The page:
Medical Science - Other

Is Euthanasia Ethical or Unethical – Unethical

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"1. The act or practice of ending the life of an individual suffering from a terminal illness or an incurable condition, as by lethal injection or the suspension of extraordinary medical treatment.
2. A quiet, painless death." 1
3. A third definition should have been added: . The deliberate murder of a sick or disabled individual for the benefit of a deviant society or other individual. In any discussion of euthanasia, the horrific killings of the disabled and mentally ill during the Nazi Era of Germany, during other periods in history, and even today, must be considered as a warning of the horrific excesses to which a society or an individual can go.
Historically, In situations where nomadic people could not survive as a group if the sick, disabled, and terminally ill elderly had to be carried along, it was a common practice for them to be left behind, or to voluntarily go away to die alone. As humans progressed in ability to survive in stabilized areas, compassionate long term care of the sick, disabled and dying became possible. But when doctors feel that they have the obligation to perform today's extraordinary measures which extend life without providing a tolerable quality of life, the situation has become one in which the family or the individual, through advance orders, must provide the decision to terminate the extraordinary procedures or measures.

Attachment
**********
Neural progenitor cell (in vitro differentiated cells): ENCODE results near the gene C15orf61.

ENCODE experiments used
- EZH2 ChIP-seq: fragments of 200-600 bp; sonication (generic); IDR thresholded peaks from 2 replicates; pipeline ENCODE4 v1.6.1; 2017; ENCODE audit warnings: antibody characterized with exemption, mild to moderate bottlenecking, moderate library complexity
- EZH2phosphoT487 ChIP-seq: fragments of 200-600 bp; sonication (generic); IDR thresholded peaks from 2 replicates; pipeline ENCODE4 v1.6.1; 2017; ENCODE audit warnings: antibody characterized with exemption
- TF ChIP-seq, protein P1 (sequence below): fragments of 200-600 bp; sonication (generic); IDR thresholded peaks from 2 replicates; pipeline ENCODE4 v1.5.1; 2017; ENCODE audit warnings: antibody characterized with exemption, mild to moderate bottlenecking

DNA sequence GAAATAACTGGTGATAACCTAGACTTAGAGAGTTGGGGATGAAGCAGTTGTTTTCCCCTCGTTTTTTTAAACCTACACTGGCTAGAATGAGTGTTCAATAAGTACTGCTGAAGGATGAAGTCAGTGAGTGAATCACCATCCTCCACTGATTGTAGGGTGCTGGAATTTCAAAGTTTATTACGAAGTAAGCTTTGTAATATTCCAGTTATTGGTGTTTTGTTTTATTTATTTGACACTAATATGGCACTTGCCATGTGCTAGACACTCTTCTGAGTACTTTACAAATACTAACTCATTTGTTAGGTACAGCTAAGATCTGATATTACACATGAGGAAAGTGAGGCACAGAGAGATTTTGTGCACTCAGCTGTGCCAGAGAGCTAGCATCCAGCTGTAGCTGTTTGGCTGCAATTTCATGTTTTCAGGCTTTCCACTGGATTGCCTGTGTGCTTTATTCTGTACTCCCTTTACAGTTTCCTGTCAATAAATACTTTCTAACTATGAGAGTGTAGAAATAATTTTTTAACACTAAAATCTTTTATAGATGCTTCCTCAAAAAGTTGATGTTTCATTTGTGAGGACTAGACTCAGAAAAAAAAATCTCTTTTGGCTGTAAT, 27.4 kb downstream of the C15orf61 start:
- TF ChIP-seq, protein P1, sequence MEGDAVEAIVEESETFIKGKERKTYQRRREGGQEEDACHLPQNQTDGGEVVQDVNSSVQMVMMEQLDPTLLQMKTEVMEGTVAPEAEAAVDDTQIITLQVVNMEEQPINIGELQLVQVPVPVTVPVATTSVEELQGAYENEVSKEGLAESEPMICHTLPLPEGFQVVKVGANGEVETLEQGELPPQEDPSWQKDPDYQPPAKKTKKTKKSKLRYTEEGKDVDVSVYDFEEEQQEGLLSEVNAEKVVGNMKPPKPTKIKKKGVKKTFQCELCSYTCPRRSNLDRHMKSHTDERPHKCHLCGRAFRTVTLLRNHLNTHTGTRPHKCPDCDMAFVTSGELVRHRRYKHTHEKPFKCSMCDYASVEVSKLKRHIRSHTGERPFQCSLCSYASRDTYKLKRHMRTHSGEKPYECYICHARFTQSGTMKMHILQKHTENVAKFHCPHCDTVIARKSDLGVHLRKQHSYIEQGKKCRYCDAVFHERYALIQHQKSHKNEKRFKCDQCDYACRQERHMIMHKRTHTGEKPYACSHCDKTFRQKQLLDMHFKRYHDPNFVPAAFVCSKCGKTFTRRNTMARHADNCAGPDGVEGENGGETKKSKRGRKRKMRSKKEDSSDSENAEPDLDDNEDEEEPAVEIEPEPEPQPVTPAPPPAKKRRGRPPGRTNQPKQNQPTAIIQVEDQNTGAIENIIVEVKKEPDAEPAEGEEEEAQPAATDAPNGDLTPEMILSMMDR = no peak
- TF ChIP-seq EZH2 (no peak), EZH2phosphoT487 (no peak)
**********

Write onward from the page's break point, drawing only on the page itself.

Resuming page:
Today, the desire for early termination of life can come as early as the first diagnosis of a cancer, and for reasons as simple as not wanting to be disfigured from cancer surgery. Some can get through to the last stages of cancer, others ask for early termination of life after years of battling with disease. Suicide in order to end intolerable emotional pain and suffering that results from from psychological or emotional disorders is one thing, but to commit suicide in advance of suffering or attempts at treatment is another. Each individual has a different level of tolerance for the processes of dying, different support and family structures, and different beliefs about extraordinary life extension procedures, which is why advance directives and orders to not resuscitate must be completed.
Given the variety in individual cases, differences in individual will to live, variances in tolerance for suffering and physical decline, and variations in what is considered "mandatory" extraordinary procedure, the practice of the hospice method allows a "quiet and painless death" and is, indeed, ethical. The suspension of extraordinary care when the patient's suffering will only end with death is, indeed, ethical. But the deliberate and willful act of inducing death before any intolerable suffering or inability to thrive begins, by whatever means, is as unethical as any act of suicide or murder.

1. The Free Dictionary: Medical Dictionionary

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